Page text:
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The universal goal of prosthodontists is to achieve superlative restorative results that provide optimum oral health, function, and esthetics to their patients. The evolving technology of implant prosthodontics has vastly expanded the restorative capabilities of prosthodontists, enabling rehabilitations that, compared to past modalities, might be considered near perfect. The advancement and applications of digital dentistry have driven what was once a costly solution reserved only for elite clientele into prosthodontic possibilities for the mainstream.
All scientific expansion retains the vital building blocks that ensure success. Professor Per-Ingvar Brånemark, noted for his uncompromising dedication to pristine scientific method, cautiously and methodically advanced his discoveries with dental implants along a bar of certainty before he would take the next measured step. The dental profession today would do well to adopt his conservative approach and blend it with the new methodologies of current times, sifting the knowledge carefully to discard what is no longer state-of-the-art and retain what is needed to engender excellence.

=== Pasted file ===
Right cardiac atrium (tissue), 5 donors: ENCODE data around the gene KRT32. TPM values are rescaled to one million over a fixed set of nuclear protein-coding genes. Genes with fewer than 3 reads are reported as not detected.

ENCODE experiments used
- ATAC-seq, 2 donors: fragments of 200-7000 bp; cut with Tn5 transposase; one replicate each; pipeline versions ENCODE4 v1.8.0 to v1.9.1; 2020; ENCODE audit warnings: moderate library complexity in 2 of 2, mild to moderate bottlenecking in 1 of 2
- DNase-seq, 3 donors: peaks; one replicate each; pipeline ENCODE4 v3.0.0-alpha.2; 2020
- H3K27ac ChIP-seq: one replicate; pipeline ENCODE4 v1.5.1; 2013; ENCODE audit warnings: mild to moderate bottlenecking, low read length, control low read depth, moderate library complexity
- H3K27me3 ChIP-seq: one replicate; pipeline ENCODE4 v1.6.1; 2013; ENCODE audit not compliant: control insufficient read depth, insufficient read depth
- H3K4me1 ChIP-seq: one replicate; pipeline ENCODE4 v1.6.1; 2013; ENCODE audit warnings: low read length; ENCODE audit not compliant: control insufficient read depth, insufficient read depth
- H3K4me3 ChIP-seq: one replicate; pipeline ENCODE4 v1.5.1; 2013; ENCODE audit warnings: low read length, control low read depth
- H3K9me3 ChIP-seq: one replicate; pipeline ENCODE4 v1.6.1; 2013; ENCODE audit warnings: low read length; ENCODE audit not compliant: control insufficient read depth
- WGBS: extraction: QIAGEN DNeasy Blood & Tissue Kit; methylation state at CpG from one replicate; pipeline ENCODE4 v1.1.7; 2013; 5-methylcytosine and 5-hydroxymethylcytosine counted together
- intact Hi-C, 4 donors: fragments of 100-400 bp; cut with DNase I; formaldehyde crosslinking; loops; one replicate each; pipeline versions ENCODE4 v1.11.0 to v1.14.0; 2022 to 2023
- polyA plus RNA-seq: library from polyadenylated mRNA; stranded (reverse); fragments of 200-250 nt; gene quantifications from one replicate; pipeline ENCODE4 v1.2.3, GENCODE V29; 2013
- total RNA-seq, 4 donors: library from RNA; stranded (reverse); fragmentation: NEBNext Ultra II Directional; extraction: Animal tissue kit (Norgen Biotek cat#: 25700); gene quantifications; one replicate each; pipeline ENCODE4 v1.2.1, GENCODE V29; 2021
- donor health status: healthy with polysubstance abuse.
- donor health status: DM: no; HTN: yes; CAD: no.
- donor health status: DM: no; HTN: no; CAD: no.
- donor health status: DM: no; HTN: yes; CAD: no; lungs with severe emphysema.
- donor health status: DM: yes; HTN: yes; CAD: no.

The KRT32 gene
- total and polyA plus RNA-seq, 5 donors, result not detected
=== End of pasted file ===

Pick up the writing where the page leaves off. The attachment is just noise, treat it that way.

Experiments with osseointegrated implants began as far back as the 1960s, though pioneering patient treatment and scientific publication emerged a decade later. Based on his inadvertent but historic discoveries of bone regeneration around titanium in dogs,1 Brånemark's pursuit of advancing human applications laid the foundation for addressing edentulism in a whole new way. Despite a plethora of opposition and biologic challenge, this concept of bringing nonremovable prostheses to a significantly larger patient population established roots of its own. In the mid-1970s, intrigued by early Swedish studies, Dr. George Zarb engineered an introduction to Professor Brånemark and persuaded him to support parallel replications of the Gothenburg clinical trials in North America.2 Zarb's enthusiasm was fertilized by widespread academic interest, numerous scientific studies, and an almost inconceivable success rate.
According to Professor Brånemark himself, osseointegration is "a direct structural and functional connection between ordered living bone and the surface of a load-carrying implant."3 For scientists, this is a comprehensive successful equation with stringent requirements; for prosthodontists and patients, it is also a journey to a finish line that involves a myriad of philosophical, artistic, and biologically harmonious considerations.4 It is not just a tale of healing. It is the healing plus the building of a smile with function, beauty, and esthetics equal or even superior to the original natural teeth. Moreover, Baier et al went a step further stating that "successful ‘integrated' implants are those that regain stability after unanticipated trauma; that is, they have a large range of ‘physiologic forgiveness.' This means that once they are functionally immobile and traumatically rendered mobile, they will spontaneously return to their desired immobile condition."5